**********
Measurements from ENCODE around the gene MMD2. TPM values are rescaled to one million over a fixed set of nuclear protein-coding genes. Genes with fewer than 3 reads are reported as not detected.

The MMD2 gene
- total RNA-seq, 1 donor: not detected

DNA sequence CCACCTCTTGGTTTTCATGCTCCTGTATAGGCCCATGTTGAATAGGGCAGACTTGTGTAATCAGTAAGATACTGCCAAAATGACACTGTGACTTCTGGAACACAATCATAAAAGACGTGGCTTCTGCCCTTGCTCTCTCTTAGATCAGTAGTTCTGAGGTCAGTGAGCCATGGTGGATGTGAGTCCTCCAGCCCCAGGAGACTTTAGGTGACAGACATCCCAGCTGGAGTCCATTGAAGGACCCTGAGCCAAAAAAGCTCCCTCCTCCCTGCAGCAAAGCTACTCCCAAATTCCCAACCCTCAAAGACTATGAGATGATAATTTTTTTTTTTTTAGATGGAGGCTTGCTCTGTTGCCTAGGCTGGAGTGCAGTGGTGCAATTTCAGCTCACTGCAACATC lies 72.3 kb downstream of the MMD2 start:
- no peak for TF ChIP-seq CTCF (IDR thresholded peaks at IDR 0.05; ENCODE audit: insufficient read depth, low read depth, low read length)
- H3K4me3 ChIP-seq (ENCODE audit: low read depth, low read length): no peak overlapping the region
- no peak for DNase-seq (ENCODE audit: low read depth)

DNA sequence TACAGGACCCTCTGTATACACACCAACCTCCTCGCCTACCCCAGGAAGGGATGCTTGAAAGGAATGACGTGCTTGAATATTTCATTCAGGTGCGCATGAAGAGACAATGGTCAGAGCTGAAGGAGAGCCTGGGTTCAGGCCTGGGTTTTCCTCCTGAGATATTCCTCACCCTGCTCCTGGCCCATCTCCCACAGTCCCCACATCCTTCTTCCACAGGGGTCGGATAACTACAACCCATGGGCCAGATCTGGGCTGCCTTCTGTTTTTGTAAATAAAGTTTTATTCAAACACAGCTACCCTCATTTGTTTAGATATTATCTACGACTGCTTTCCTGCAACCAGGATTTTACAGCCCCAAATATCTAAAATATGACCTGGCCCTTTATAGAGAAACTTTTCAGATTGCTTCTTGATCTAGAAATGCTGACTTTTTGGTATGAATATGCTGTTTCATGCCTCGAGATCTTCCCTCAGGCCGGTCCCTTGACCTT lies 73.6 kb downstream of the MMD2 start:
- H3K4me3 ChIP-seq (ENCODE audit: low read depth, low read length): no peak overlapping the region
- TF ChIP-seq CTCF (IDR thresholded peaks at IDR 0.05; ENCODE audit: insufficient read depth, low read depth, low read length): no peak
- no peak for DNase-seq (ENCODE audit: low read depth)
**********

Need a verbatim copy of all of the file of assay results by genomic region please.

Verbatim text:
Measurements from ENCODE around the gene MMD2. TPM values are rescaled to one million over a fixed set of nuclear protein-coding genes. Genes with fewer than 3 reads are reported as not detected.

The MMD2 gene
- total RNA-seq, 1 donor: not detected

DNA sequence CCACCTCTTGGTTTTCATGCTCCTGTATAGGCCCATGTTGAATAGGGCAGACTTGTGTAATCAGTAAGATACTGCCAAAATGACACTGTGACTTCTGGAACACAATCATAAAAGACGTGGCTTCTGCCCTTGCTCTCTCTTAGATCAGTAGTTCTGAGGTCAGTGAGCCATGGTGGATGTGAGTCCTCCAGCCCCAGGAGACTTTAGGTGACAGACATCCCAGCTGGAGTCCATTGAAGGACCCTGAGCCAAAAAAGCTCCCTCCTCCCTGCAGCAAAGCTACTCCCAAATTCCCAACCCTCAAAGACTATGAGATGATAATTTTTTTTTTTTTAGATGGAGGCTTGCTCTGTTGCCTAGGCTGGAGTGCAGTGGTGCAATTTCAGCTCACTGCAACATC lies 72.3 kb downstream of the MMD2 start:
- no peak for TF ChIP-seq CTCF (IDR thresholded peaks at IDR 0.05; ENCODE audit: insufficient read depth, low read depth, low read length)
- H3K4me3 ChIP-seq (ENCODE audit: low read depth, low read length): no peak overlapping the region
- no peak for DNase-seq (ENCODE audit: low read depth)

DNA sequence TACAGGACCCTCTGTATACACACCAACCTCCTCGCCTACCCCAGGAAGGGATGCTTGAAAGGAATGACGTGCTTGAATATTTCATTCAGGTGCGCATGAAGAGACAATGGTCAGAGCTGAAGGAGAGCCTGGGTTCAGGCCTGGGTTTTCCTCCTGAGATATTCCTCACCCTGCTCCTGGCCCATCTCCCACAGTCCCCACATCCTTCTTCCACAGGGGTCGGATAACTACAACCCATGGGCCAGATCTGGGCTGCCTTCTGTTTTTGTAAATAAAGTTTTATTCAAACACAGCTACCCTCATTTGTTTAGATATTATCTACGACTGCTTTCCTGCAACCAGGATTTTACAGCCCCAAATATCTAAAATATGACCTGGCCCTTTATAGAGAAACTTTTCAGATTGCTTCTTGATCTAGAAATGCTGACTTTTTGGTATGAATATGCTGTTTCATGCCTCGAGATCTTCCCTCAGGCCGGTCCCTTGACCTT lies 73.6 kb downstream of the MMD2 start:
- H3K4me3 ChIP-seq (ENCODE audit: low read depth, low read length): no peak overlapping the region
- TF ChIP-seq CTCF (IDR thresholded peaks at IDR 0.05; ENCODE audit: insufficient read depth, low read depth, low read length): no peak
- no peak for DNase-seq (ENCODE audit: low read depth)